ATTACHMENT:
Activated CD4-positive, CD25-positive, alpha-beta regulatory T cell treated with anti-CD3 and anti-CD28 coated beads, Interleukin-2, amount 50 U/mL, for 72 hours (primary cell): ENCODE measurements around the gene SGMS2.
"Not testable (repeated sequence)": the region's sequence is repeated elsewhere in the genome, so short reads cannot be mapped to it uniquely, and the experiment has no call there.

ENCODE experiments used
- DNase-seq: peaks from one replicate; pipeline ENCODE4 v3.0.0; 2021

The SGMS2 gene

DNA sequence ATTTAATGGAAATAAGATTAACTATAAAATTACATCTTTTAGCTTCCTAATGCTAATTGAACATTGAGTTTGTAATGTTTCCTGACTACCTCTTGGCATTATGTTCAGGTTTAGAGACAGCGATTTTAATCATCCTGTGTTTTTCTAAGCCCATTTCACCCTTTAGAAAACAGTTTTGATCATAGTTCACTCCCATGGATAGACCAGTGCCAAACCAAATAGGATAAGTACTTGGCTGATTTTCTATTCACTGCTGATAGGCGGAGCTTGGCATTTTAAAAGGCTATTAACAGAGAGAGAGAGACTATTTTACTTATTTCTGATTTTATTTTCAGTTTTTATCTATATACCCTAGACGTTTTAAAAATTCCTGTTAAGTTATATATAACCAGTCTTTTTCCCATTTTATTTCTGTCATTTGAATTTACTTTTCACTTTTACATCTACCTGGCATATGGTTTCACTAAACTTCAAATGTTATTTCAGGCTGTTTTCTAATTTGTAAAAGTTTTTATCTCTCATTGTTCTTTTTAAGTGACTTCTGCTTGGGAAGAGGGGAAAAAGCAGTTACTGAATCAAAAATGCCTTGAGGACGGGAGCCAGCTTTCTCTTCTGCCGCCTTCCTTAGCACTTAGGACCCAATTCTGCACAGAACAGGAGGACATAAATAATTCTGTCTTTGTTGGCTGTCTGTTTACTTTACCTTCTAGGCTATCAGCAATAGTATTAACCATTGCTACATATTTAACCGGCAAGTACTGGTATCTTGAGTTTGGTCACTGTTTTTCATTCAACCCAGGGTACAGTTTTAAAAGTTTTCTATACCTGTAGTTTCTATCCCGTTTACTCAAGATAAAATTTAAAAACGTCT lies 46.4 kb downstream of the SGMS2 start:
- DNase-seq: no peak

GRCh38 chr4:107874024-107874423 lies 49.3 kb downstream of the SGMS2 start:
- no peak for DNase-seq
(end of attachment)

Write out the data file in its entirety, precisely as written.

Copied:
Activated CD4-positive, CD25-positive, alpha-beta regulatory T cell treated with anti-CD3 and anti-CD28 coated beads, Interleukin-2, amount 50 U/mL, for 72 hours (primary cell): ENCODE measurements around the gene SGMS2.
"Not testable (repeated sequence)": the region's sequence is repeated elsewhere in the genome, so short reads cannot be mapped to it uniquely, and the experiment has no call there.

ENCODE experiments used
- DNase-seq: peaks from one replicate; pipeline ENCODE4 v3.0.0; 2021

The SGMS2 gene

DNA sequence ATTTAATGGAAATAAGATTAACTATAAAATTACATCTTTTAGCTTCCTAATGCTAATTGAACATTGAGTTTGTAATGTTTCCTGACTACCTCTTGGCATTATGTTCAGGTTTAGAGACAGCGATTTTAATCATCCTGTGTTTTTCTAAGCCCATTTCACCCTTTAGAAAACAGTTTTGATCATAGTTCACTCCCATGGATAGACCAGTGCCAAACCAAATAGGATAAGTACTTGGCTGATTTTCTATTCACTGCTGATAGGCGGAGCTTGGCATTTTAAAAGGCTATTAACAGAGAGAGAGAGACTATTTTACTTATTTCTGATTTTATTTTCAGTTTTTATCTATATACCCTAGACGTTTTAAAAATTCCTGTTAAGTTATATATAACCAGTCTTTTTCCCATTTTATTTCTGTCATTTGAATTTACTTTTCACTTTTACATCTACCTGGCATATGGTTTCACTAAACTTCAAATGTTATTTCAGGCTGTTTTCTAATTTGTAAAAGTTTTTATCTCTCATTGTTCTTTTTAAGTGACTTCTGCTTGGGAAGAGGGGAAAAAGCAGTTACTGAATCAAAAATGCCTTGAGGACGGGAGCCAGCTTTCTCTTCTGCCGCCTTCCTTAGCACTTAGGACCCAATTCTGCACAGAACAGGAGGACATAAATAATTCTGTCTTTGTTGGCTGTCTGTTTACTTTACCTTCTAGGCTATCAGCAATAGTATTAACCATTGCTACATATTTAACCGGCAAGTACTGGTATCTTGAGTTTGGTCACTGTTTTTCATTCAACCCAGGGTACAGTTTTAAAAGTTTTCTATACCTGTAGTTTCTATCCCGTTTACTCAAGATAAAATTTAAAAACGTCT lies 46.4 kb downstream of the SGMS2 start:
- DNase-seq: no peak

GRCh38 chr4:107874024-107874423 lies 49.3 kb downstream of the SGMS2 start:
- no peak for DNase-seq